Either Google Book Search Needs to Tweak Its Recommendation Engine, or There Are Furniture-Building Secrets in “Freakonomics”

That is my conclusion after seeing this Google Book Search Page for a book called How to Build Your Own Furniture. The page lists three “Related Books,” including How to Make Your Own Recreation and Hobby Rooms, How to Build Your Cabin or Modern Vacation Home, and … Freakonomics.

Huh?

I am trying to think of what may have fooled the Google recommendation engine into tossing our book in there. While it is true that I was briefly a carpenter, and often think of writing a book as a process very similar to building a house, and probably therefore rely more than the average writer on verbs like “dovetail” and “hinge” (used in a non-carpentry manner, however), I cannot figure this one out. I do think that people who are interested in any of the other three books on the page are bound to be pretty disappointed if they happen to grab the fourth.

(Hat tip: Andrew Burkett)

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  1. srjones says:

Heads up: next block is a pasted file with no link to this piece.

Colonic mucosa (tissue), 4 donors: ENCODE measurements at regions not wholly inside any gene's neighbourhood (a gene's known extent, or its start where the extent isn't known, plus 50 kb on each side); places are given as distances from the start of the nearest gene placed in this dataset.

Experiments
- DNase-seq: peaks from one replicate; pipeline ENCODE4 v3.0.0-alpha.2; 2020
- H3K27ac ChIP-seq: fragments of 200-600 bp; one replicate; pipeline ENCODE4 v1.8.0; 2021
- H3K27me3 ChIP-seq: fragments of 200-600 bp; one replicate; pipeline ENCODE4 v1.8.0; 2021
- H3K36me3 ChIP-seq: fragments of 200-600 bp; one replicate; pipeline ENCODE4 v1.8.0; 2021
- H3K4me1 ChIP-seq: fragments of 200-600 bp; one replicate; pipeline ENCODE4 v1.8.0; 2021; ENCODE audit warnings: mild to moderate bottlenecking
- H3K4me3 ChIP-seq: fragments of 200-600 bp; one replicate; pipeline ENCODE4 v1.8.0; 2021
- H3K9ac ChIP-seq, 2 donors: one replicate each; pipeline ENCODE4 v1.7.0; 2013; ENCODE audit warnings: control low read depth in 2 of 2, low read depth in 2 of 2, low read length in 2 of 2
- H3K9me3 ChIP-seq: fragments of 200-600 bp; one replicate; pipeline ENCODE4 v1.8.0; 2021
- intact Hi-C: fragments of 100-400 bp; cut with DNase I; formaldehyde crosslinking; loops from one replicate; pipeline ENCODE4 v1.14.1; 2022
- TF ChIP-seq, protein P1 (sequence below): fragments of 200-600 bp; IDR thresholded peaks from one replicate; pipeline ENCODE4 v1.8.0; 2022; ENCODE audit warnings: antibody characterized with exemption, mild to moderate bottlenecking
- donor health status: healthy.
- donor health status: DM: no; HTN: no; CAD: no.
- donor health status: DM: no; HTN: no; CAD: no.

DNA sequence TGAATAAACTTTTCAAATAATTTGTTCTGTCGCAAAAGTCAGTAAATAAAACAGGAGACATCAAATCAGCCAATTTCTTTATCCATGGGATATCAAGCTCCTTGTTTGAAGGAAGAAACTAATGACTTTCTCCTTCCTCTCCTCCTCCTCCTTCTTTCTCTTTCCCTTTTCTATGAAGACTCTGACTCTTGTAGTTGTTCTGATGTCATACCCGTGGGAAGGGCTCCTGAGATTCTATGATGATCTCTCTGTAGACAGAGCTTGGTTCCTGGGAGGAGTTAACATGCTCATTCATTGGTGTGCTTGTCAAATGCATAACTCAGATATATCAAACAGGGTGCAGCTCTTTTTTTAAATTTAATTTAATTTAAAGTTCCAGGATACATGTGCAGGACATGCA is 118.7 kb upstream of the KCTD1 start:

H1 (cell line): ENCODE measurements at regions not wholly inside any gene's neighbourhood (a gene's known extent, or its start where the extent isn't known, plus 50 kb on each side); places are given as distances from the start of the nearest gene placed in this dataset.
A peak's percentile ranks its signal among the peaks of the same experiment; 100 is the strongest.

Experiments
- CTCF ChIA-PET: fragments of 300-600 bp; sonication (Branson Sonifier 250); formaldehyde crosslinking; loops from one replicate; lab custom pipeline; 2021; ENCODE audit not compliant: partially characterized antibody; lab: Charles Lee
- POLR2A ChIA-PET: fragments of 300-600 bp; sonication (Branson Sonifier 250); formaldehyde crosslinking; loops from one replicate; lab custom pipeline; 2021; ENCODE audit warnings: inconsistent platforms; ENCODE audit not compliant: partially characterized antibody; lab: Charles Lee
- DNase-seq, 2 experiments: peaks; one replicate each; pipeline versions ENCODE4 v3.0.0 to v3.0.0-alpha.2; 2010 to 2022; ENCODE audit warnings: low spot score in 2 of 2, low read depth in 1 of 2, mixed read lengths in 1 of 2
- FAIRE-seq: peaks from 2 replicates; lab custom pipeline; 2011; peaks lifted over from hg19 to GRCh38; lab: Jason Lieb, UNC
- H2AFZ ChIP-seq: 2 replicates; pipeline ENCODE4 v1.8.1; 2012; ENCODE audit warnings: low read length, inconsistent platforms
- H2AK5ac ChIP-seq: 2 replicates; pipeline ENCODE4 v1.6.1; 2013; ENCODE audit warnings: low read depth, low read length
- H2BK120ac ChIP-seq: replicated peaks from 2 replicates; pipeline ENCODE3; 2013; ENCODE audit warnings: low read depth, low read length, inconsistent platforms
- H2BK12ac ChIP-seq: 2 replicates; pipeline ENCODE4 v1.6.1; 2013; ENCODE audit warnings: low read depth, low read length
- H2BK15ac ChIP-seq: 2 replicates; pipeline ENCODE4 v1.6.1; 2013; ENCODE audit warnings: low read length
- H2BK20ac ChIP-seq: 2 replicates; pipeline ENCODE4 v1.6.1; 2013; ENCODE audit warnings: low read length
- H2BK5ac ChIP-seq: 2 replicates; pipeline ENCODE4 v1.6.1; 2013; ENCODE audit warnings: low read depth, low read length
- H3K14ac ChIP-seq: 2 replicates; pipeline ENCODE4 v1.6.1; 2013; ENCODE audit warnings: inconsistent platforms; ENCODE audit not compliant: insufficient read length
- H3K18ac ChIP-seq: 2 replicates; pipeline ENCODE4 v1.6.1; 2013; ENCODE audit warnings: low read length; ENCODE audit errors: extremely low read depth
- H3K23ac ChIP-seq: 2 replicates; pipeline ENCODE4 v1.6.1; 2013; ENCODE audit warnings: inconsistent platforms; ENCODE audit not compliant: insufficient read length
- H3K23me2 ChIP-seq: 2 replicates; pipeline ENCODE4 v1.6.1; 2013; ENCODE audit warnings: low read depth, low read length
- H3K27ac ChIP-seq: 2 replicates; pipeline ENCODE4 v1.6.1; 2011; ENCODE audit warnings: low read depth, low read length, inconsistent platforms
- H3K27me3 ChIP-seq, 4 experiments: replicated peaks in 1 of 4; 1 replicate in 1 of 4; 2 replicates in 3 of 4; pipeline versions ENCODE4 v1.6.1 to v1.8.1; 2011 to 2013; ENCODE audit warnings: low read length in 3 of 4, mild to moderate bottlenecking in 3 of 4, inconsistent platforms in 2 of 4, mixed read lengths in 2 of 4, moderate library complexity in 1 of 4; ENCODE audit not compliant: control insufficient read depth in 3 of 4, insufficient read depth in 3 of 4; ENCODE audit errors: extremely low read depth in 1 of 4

Perhaps people embue Google’s algorithms with too much “magic.”

    If you search Google for “Levitt”, the #3 and #5 results are for William Levitt, one the most prolific home builders of the 20th century. #6 is for a page entitled “Professor and Chair.”

    Also, the #7 result for a search of “Stephen Levitt” links to a blog called “Crooked Timber.”

    I’d say Google was just offering up books with mass appeal (sorry, that probably doesn’t include economics books) that matched any of the non-economic keywords “builder”, “home”, “chair”, “timber.”

    Bottom-line, I imagine Google’s economic motive is to push ads for popular, related products with a strong bias toward popular even when “related” is a stretch.

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  2. srjones says:

    Perhaps people embue Google’s algorithms with too much “magic.”

    If you search Google for “Levitt”, the #3 and #5 results are for William Levitt, one the most prolific home builders of the 20th century. #6 is for a page entitled “Professor and Chair.”

    Also, the #7 result for a search of “Stephen Levitt” links to a blog called “Crooked Timber.”

    I’d say Google was just offering up books with mass appeal (sorry, that probably doesn’t include economics books) that matched any of the non-economic keywords “builder”, “home”, “chair”, “timber.”

    Bottom-line, I imagine Google’s economic motive is to push ads for popular, related products with a strong bias toward popular even when “related” is a stretch.

    Thumb up 0 Thumb down 0